Are you an Aquatic Gardener?
As you boat along the shore of Lake Mitchell, you'll see lush green lawns and gardens of beautiful flowers - evidence of the care given by lakeshore property owners. But could these residents also unknowingly be aquatic gardeners helping to grow masses of weed beneath the surface of Lake Mitchell? Yes, that might certainly be true.
The fertilizer that encourages plants to grow on land, leech into a lake boosting aquatic plant growth. Leaves or lawn clippings raked or dumped into the water fall to the bottom and decompose providing a rich underwater mulch for plants to take root. Just noting that the lake bottom adjacent to your property is sandy and free of weeds, doesn't mean there isn't a problem. Fertilizer and yard waste will drift along before settling to the bottom, often near the first drop off or where there is soft bottom creating ideal habitat for aquatic plant growth.
Here are some ideas that will help insure you're not inadvertently becoming an aquatic gardener.
1. Use Phosphorus-free fertilizers and fertilizers sparingly -Rain, lawn sprinkling, and snow melt all will wash fertilizers and sediments from yards into the lake unless there is a substantial greenbelt along the shoreline. The soil in the Lake Mitchell watershed generally has more than adequate amounts of phosphorus and nitrogen to grow lawns. You may purchase a soil sample kit at the Michigan State Extension in the Wexford County Lake Street Building in Cadillac. They will test your soil to determine what, if any, fertilizers are needed. If you must use fertilizers, select bags that are phosphorus-free and with slow release nitrogen. If the label on the package has a zero in the middle such as 12-0-20 then you know it contains no phosphorus.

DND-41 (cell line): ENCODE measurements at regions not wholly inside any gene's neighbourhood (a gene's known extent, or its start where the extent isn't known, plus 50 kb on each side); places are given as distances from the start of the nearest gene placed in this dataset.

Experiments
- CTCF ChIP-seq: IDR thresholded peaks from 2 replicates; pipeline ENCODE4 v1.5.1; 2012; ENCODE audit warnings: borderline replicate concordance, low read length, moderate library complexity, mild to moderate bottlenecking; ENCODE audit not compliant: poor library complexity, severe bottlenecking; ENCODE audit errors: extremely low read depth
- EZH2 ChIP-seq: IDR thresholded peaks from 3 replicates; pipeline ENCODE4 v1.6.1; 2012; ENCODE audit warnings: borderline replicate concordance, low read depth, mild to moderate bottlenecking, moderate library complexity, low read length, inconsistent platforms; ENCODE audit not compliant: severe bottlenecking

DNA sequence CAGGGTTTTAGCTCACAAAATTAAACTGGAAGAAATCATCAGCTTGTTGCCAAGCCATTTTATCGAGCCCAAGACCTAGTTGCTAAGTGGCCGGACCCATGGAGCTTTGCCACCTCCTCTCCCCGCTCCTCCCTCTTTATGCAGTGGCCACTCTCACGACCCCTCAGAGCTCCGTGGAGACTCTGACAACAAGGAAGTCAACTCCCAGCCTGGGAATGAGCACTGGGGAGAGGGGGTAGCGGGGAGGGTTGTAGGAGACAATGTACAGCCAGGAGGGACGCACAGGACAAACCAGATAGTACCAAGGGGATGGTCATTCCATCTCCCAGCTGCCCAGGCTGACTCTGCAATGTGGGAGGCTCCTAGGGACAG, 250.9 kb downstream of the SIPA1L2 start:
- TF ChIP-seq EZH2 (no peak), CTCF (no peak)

We must also monitor the use of Nitrogen, which is why we encourage decreased use of fertilizers in general. Nitrogen adds to weed growth and algal blooms.
The Michigan legislature has passed a law banning the use of phosphorus fertilizers that went into effect January 1, 2012. The degradation of lakes caused by phosphorus has attained national attention with several states regulating the use of fertilizers containing phosphorus. Cherry Grove and Selma Townships both have passed resolutions recommending that fertilizers on lakeshore properties be phosphorus-free. The City of Cadillac now uses only phosphorus-free chemicals on its lakefront property.
2. Create a shoreline greenbelt - A greenbelt is a band of natural vegetation,such as wildflowers, grasses, perennials, and trees growing along a lake shoreline. These buffer strips stabilize shoreline to help prevent erosion and filter pollutants and sediments. Greenbelts slow surface runoff before it enters the water, allowing sediments, excess nutrients, and other pollutants to settle out. Uncontrolled sedimentation will alter the habitat of crayfish, mayfly larvae, and fish as well as increase phosphorous loads in the lake. Leaving a strip of natural vegetation between your lawn and the water’s edge is one of the best things you can do to maintain our lake’s water quality. A bushy greenbelt along your shoreline is the best way to discourage Canada geese from invading your property.
3. Do not feed the waterfowl - It will only encourage them to reside on your lawn and leave their nutrient rich weed-growing defecation there and in the water.
4. Eliminate loosestrife or phragmites - While these plants may be attractive, they are invasive and harm native wetland vegetation. These plants should be uprooted and removed. The seeds will travel on the wind and water to new locations.
Photos of these plants are on our website.
5. Keep leaves or yard waste out of the lake - Don't rake leaves or yard waste into the lake. Leaves or grass once they decompose will provide fertile areas to grow aquatic plants. Burning yard waste near the lakeshore is not a good solution either. Ashes contain phosphorous and nutrients that can easily make their way into the lake resulting in excess weed and algae growth.